However, when it came to seeing how heavy the packed suitcase was I then hit a hitch – it wasn’t over the 20 kg allowed by the airline, but I picked the case up at an awkward angle and I’ve now put my back out!

Luckily for me I’d already packed some painkillers (just in case) and if it doesn’t ease, at least there are a couple of trained nurses on the trip! I’m going to The Gambia to help put the finishing touches to a newly built health clinic and it’s looking like I could be the one needing the medical assistance! Hopefully a few hours sleep and it will go back to normal.

Meanwhile, with just eight hours to go until I have to start my drive to the airport, my thoughts have turned to The Gambia, the people who live there and the lives they lead. Life expectancy for females is just 59 and for men it’s even worse, at 57 years. The 2010 maternal mortality rate per 100,000 births was 400 and more than three quarters of the female population have suffered female genital mutilation. They are all quite staggering facts and figures.

Malaria is also a problem in the country. Us volunteers are lucky enough to be armed with our malaria tablets, which we all started taking today.

My thoughts have also turned to the new health clinic which BACE has built in the village of Bonsa and to which we will put the finishing touches during our trip. Volunteers will be painting, plastering, bricklaying and gardening, as well as giving medical aid to local people and helping out at the school which BACE opened in the village a few years ago.

Personally I’ll also be seeing how hospital and medical equipment donated by benenden hospital and benenden health will make a difference to people’s lives, as well distributing boxes of second hand shoes which have been donated to the project.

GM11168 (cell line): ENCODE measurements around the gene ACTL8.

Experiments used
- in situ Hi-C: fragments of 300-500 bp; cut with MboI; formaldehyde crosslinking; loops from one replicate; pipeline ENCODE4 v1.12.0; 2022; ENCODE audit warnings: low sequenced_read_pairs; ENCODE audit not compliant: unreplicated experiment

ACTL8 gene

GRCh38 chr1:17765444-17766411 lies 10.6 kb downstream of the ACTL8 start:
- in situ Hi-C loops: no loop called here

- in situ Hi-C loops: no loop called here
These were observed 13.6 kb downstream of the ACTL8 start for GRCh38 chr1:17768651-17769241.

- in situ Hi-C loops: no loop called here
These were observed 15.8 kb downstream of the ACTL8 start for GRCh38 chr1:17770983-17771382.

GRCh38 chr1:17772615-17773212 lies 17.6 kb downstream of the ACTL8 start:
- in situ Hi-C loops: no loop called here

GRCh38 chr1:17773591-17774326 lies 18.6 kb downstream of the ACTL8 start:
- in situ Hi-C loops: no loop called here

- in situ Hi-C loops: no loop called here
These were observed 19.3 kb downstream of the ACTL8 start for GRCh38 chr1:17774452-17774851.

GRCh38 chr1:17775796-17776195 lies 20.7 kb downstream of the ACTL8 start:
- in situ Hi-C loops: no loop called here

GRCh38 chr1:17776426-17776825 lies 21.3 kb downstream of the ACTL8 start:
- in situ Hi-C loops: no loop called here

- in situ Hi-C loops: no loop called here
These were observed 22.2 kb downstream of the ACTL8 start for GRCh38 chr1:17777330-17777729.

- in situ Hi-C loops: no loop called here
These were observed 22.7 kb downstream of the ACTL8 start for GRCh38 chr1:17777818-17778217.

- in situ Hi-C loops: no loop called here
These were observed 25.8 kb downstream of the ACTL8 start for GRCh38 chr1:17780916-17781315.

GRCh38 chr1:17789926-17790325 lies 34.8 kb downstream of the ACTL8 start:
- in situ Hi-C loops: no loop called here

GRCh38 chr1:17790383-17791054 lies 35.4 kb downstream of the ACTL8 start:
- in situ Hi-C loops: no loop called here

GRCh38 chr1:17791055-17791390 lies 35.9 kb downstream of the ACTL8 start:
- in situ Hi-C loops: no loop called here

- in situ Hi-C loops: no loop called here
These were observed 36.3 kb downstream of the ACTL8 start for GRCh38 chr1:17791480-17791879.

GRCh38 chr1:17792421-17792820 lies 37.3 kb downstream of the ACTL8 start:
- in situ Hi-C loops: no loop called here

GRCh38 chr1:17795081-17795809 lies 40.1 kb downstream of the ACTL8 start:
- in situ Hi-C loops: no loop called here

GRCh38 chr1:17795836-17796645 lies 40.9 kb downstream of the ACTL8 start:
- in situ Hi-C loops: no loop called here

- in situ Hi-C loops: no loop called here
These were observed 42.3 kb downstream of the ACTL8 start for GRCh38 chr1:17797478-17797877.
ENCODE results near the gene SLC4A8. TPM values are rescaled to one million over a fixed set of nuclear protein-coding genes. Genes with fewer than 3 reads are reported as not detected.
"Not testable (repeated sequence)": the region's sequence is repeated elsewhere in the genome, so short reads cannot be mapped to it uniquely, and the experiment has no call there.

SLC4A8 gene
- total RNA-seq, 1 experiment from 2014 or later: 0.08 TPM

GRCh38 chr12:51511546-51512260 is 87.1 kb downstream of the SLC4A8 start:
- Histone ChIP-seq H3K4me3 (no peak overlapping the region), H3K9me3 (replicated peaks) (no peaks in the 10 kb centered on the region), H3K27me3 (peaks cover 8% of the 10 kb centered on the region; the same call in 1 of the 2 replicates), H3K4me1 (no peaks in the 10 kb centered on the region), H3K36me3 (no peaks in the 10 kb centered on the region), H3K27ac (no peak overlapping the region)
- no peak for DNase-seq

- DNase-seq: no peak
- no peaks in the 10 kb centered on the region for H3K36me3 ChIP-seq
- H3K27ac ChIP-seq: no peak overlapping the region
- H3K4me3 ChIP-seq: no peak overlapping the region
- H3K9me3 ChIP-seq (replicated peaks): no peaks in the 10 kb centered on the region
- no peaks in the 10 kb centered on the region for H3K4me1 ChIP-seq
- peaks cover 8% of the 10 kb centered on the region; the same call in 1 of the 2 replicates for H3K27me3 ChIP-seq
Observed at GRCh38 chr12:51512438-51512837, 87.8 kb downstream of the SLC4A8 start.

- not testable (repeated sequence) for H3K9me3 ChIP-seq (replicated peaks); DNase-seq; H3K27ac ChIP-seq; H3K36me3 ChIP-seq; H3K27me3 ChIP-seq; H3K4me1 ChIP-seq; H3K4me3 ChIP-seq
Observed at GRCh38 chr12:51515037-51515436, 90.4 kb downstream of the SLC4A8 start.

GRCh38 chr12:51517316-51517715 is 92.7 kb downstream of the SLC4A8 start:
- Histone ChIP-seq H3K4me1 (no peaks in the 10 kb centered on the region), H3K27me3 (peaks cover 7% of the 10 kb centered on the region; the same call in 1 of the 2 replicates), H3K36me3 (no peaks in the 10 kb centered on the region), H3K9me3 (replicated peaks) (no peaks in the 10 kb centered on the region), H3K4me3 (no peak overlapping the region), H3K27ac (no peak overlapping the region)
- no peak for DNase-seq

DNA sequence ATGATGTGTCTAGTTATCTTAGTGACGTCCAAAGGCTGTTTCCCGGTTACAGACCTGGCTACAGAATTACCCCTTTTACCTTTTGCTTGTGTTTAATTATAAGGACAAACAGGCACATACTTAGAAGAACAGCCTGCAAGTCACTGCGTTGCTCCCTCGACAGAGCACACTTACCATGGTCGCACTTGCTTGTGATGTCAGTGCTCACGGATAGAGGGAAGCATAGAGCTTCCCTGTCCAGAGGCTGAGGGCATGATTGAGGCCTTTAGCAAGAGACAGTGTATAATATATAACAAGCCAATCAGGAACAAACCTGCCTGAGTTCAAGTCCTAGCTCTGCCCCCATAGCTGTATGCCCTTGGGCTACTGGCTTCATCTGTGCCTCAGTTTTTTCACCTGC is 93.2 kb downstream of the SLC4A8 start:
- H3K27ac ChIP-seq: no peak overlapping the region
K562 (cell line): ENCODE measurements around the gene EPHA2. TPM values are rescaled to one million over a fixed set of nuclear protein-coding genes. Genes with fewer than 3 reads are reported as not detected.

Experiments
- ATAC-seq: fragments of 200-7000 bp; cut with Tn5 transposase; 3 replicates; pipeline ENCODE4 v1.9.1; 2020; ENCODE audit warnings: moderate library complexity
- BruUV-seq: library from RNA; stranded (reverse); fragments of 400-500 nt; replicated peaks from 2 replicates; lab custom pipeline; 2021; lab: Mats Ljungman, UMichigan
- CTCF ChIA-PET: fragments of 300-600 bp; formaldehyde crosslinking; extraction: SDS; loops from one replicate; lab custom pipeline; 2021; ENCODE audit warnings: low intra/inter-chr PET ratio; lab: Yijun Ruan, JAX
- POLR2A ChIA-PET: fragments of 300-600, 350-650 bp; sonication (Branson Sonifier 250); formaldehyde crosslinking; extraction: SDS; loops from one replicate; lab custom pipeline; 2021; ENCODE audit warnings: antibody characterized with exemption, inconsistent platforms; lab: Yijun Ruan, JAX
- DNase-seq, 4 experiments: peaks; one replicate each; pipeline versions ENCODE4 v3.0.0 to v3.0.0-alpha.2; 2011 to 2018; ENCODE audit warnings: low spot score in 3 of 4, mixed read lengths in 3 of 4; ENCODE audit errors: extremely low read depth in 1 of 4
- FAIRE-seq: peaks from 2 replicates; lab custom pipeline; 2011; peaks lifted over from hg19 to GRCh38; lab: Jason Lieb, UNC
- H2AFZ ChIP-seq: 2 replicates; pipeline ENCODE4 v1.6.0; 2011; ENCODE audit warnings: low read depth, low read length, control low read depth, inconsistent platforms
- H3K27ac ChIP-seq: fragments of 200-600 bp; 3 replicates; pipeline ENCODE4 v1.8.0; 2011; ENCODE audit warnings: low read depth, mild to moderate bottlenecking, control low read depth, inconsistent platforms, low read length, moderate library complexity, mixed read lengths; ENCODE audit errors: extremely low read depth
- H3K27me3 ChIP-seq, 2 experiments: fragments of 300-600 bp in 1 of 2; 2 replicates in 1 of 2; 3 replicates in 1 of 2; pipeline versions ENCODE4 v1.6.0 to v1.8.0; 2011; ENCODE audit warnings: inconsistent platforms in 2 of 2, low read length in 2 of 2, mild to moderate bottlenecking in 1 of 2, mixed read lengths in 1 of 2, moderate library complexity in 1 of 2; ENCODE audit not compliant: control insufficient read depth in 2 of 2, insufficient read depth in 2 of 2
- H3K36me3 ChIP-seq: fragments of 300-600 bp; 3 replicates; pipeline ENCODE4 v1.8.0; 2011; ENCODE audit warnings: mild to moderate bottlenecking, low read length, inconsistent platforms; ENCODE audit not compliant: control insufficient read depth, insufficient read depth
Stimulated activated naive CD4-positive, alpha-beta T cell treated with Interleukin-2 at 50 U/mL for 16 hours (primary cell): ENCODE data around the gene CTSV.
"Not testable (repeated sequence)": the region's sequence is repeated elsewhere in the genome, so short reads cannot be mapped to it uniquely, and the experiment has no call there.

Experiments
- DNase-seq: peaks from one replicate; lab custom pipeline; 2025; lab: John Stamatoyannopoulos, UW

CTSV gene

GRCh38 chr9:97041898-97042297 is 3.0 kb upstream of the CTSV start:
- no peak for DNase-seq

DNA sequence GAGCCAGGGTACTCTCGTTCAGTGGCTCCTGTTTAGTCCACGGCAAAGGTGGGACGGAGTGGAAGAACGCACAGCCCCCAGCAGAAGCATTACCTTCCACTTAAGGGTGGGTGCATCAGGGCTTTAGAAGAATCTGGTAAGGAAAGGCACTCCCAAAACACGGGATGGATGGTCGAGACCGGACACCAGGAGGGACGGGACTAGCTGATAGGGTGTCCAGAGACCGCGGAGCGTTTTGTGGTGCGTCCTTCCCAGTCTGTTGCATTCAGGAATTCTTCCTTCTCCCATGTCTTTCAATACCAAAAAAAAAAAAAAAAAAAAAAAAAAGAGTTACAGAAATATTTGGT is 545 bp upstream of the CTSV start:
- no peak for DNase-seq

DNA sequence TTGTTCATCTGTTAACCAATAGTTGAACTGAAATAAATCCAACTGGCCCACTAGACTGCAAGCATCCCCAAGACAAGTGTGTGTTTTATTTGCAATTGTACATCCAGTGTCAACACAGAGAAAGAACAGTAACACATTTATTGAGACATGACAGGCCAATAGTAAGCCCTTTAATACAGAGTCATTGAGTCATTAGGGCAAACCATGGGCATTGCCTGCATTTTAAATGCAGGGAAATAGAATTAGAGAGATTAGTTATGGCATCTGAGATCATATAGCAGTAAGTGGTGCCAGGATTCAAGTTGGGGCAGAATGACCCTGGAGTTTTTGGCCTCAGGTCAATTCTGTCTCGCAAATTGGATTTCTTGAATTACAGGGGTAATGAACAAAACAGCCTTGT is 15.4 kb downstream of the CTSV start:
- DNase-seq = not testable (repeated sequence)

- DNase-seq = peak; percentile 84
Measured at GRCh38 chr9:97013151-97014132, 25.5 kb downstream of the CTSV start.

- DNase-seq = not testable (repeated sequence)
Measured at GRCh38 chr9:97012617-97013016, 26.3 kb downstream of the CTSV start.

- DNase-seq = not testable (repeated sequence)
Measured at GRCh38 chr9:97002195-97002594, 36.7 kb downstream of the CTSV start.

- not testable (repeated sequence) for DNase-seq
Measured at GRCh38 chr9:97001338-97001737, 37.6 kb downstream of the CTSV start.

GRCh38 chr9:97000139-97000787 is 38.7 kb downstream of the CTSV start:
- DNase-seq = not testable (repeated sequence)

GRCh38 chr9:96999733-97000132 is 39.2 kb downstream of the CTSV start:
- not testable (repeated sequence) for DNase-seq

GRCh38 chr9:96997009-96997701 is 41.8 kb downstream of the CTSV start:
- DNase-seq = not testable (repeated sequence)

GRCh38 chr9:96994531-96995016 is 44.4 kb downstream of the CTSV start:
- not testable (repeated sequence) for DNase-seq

Here’s hoping for a smooth and trouble free journey and flight.

Can anyone speak Wolof?

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As a fund raising initiative attaching personal messages to canvas bags, to be given to school children in an impoverished village in The Gambia, seemed like a good idea at the time.

What’s more the messages were written in the native language of Wolof, which seemed like a really nice little touch.

The canvas bags were kindly donated by a local businessman/business boy/entrepreneur (he’s only 17), who had heard about our project and wanted to do something to help.

My daughter came up with a cracking idea to sell the bags for 50p each, at a fund raising evening she organised at her school and to attach parcel tags to the bags on which people could write a message to the recipient. Wilkinson’s in Folkestone kindly donated the tags.

We looked up some Wolof words and phrases on the internet and the idea proved quite popular (as was the fund raising evening at Folkestone School for Girls in Kent which raised £340).

On the tags school pupils, parents and teachers who attended the fund raising evening wrote a range of Wolof phrases – hello (na nga def), my name is (maa ngi tudd), you’re welcome (agsil) and how are you (jam nga am).